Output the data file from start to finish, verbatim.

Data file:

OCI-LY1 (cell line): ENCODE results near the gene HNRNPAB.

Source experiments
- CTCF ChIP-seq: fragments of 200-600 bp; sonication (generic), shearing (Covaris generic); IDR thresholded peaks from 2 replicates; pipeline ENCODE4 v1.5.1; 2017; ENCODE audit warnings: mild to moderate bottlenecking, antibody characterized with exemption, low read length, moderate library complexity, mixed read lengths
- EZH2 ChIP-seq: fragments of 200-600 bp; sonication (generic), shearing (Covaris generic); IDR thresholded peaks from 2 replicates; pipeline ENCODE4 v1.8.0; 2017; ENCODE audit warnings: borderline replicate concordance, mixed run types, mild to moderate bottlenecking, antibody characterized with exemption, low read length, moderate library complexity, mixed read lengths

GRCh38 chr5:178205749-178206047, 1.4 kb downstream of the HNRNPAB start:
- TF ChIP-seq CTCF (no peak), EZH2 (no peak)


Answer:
OCI-LY1 (cell line): ENCODE results near the gene HNRNPAB.

Source experiments
- CTCF ChIP-seq: fragments of 200-600 bp; sonication (generic), shearing (Covaris generic); IDR thresholded peaks from 2 replicates; pipeline ENCODE4 v1.5.1; 2017; ENCODE audit warnings: mild to moderate bottlenecking, antibody characterized with exemption, low read length, moderate library complexity, mixed read lengths
- EZH2 ChIP-seq: fragments of 200-600 bp; sonication (generic), shearing (Covaris generic); IDR thresholded peaks from 2 replicates; pipeline ENCODE4 v1.8.0; 2017; ENCODE audit warnings: borderline replicate concordance, mixed run types, mild to moderate bottlenecking, antibody characterized with exemption, low read length, moderate library complexity, mixed read lengths

GRCh38 chr5:178205749-178206047, 1.4 kb downstream of the HNRNPAB start:
- TF ChIP-seq CTCF (no peak), EZH2 (no peak)